Good Things to Hear Right Now: Bad Wave, Nicky Venus, Avalon Omega

There are some nice cuts to listen to out there right now. Some lean toward the modern, others toward the retro. All are bathed in synths. Here is a sampling.

Bad Wave – “Extraordinary”

Photo Credit: Bad Wave.
Photo Credit: Bad Wave.

LA-based Bad Wave’s “Extraordinary” rides along, at least sonically, like a glorious mix of the Postal Service and Animal Collective. Lyrically, the themes deviate from the “Generation Xer-stentialism” of Gibbard and Co. and the gnostic esoterica of Panda Bear and friends.

Whatever the comparisons, and whatever blend of moods songwriter Tucker Tota and his production partner Patrick Hart have put together, the result is, well, extraordinary. Take in their brand of kinesis below:

Nicky Venus – “Run”

Nicky Venus
Photo Credit: Nicky Venus.

“Run,” by San Diego-based retromodernist Nicky Venus, is the most overtly 80s song on the list. Although it’s a modern production, it’s got that “you sure that wasn’t recorded before the fall of the Wall?” style that Soviet perfected so well on last year’s Ghosts (which was also this blog’s Top Album of 2015).

The upbeat and kinetic synthpop number features a composition that reminds me of a mix between mid-80s Depeche Mode and OMD, and a smidgeon of Tears for Fears, along with Twin Shadow’s foray into quoting those experts.

But not only does the music kill, for Venus’ croonish wail carries the song to blisteringly wonderful heights. When the chorus kicks in, and he’s joined by some angelic female backing vox, I dare you not to sing along. Overall, the whole thing is a pretty exciting experience.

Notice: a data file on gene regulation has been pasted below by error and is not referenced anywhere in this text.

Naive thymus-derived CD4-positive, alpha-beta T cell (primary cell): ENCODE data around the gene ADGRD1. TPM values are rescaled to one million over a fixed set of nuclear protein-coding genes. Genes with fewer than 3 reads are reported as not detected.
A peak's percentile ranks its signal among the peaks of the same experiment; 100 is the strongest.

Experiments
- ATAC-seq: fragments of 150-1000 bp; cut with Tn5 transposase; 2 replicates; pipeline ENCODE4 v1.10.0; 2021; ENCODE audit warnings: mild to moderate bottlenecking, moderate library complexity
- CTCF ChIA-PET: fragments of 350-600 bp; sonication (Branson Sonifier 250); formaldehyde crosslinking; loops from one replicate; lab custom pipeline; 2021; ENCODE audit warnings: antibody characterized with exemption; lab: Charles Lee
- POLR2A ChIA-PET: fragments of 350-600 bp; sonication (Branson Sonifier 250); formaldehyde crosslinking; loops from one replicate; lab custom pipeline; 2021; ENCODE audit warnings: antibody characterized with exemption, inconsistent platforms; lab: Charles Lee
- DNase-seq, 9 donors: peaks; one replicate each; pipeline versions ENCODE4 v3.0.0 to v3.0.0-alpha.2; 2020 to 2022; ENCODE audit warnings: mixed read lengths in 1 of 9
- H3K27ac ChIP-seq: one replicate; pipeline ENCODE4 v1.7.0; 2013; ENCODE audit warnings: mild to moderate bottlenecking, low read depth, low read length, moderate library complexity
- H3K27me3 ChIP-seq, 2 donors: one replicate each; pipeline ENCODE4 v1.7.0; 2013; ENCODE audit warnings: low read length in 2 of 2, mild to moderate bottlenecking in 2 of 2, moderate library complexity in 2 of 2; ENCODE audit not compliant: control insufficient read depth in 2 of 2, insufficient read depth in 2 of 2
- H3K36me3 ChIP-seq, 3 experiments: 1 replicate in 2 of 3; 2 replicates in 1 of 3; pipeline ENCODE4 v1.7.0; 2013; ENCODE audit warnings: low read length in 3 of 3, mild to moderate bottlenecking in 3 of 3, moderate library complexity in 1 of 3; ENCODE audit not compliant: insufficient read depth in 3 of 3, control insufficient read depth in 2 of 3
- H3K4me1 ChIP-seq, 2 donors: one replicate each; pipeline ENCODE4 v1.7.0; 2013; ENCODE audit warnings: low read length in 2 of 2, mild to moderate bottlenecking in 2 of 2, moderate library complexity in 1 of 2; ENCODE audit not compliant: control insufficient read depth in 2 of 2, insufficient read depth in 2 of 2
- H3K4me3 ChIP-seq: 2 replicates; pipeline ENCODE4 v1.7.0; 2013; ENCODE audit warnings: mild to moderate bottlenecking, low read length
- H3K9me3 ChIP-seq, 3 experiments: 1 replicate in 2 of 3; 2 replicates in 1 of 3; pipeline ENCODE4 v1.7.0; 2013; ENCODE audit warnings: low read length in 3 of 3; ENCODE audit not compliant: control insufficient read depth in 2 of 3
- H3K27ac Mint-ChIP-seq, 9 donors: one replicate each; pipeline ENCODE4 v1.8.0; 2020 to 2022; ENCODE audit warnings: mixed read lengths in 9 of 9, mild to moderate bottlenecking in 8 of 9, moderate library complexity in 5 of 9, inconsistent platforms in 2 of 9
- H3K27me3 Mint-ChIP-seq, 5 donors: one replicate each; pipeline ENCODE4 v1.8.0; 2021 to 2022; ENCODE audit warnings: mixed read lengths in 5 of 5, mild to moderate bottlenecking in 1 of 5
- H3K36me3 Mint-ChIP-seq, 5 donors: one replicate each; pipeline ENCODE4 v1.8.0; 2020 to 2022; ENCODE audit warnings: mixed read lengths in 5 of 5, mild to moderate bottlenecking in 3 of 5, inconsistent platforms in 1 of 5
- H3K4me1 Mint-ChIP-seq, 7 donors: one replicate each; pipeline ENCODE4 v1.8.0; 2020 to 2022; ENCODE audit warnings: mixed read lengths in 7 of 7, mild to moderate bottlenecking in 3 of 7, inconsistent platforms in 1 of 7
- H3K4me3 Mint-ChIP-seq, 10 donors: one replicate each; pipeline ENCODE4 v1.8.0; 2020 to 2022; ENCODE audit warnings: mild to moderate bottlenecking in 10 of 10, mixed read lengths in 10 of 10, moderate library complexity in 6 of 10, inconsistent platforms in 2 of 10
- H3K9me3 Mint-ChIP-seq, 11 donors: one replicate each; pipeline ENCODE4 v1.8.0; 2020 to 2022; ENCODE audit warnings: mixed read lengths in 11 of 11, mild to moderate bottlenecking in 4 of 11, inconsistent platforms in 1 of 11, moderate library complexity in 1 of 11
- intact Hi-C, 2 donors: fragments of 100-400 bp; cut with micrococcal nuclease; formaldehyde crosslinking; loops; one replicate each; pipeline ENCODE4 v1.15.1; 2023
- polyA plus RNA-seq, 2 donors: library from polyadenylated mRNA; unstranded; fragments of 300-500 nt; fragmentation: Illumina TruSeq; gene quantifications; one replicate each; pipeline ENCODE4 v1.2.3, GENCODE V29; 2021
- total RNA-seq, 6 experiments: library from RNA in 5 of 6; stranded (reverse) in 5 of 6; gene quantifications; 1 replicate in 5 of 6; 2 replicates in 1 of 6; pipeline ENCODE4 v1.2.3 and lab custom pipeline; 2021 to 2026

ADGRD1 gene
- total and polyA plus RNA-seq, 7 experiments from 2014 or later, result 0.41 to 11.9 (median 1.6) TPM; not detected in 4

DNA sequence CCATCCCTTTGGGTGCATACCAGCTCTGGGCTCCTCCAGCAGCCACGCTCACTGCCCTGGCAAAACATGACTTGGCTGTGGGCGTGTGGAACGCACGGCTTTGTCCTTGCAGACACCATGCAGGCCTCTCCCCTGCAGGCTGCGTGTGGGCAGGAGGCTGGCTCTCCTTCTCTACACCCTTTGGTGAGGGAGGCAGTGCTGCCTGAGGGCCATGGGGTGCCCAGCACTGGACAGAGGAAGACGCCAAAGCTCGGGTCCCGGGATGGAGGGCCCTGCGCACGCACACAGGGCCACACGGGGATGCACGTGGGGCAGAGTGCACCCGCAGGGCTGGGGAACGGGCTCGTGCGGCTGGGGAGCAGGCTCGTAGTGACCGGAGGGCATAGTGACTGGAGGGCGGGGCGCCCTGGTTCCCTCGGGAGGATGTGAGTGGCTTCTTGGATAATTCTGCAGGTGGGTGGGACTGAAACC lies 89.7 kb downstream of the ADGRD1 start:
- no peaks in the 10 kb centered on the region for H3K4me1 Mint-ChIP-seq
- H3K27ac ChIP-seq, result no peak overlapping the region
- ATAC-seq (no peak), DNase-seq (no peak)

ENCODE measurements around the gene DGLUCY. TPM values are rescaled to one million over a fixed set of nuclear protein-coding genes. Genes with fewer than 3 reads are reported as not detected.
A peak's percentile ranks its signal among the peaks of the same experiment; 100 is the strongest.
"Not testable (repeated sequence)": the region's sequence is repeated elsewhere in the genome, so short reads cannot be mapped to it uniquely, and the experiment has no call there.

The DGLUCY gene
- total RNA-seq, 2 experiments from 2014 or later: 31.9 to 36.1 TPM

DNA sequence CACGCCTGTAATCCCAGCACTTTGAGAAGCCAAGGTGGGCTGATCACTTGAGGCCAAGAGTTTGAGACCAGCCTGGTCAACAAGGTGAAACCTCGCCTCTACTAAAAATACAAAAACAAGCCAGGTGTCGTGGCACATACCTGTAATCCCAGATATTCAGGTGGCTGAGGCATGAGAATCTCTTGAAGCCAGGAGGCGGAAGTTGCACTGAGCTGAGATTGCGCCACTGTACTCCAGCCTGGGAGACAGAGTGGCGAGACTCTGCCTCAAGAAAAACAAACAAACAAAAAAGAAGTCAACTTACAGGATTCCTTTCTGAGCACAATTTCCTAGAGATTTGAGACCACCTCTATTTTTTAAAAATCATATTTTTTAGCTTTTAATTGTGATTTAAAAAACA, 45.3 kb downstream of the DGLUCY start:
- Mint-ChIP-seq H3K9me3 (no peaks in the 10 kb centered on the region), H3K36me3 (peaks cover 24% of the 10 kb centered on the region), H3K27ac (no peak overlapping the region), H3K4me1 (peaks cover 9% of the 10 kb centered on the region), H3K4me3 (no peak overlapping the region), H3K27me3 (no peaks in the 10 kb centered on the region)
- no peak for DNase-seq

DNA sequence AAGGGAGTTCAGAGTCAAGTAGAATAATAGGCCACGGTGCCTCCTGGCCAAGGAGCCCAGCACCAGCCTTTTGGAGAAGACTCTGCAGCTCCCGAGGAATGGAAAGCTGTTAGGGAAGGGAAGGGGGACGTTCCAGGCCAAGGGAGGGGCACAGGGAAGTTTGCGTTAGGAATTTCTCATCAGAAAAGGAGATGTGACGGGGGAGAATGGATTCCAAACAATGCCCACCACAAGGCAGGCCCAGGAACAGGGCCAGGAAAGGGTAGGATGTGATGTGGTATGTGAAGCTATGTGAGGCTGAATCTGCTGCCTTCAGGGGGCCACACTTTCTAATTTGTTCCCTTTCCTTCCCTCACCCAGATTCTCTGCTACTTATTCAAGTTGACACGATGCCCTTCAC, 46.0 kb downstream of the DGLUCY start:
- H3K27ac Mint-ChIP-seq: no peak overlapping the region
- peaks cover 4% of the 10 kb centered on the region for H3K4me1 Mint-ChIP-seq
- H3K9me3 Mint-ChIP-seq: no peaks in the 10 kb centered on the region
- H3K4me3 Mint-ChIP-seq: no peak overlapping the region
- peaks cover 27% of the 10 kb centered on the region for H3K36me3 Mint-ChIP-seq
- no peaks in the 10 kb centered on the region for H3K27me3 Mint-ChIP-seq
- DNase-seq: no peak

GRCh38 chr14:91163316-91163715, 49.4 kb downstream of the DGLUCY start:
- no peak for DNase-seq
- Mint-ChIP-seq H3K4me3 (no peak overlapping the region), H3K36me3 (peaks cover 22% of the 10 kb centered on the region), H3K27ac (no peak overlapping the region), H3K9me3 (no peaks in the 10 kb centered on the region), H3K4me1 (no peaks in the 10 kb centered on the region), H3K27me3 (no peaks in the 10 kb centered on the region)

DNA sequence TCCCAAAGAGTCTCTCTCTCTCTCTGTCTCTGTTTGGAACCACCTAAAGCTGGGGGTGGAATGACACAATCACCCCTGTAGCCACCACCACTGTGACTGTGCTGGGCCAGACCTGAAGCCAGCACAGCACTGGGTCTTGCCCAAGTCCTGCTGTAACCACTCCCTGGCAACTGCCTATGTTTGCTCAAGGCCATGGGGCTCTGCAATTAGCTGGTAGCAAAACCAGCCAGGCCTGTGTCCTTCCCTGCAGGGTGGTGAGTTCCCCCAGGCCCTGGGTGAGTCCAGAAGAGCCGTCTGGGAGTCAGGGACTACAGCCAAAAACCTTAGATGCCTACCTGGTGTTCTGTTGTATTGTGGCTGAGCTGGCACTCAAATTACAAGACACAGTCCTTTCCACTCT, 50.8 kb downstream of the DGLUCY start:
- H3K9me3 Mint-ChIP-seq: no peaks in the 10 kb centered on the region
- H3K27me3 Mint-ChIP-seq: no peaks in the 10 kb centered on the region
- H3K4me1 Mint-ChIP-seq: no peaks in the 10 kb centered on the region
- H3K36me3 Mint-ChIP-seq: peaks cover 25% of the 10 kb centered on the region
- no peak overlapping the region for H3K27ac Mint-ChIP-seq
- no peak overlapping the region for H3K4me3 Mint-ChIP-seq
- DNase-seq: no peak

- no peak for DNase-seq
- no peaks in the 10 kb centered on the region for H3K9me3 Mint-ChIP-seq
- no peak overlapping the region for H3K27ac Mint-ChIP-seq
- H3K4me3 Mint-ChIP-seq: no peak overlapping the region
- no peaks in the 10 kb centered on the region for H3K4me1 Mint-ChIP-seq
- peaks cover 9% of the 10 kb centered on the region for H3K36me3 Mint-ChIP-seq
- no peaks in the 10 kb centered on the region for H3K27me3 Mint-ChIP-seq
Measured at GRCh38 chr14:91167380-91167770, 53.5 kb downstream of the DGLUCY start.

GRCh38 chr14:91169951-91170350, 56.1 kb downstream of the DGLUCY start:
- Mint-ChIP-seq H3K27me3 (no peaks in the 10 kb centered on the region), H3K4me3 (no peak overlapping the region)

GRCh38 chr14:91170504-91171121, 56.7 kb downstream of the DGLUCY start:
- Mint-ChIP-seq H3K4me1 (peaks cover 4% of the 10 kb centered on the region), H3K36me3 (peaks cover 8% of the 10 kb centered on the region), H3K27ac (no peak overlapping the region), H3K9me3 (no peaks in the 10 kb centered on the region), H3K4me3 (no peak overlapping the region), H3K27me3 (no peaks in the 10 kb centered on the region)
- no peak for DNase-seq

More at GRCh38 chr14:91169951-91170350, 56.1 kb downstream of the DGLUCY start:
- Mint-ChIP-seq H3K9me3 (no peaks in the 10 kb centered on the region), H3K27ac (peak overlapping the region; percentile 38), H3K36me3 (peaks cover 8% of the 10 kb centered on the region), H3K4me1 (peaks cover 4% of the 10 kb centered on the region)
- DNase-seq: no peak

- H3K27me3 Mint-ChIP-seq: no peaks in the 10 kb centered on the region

Avalon Omega – “Take It Easy”

Photo Credit: Avalon Omega.
Photo Credit: Avalon Omega.

She’s a fascinating producer, this Avalon Omega. Her minimalist, dreamy synth-pop has an intentional and ornate sophistication that nevertheless feels like it’s only seconds from falling apart. What holds it all together is the smooth glue of her ethereal chanteusery, whispering some catchy melodies that make it all a beautiful, cohesive experience.

I don’t remember how I stumbled onto this song. In fact, I don’t know much about her, aside from the following: (1) She’s from LA; (2) her great uncles were the driving force behind the exquisite rock classic, “Come and Get Your Love“; and (3) She is a classically trained cellist. Also, I’ve found some YouTube videos of her more hip-hop-oriented fare, but nothing in Omega’s canon is as lovely as this song.


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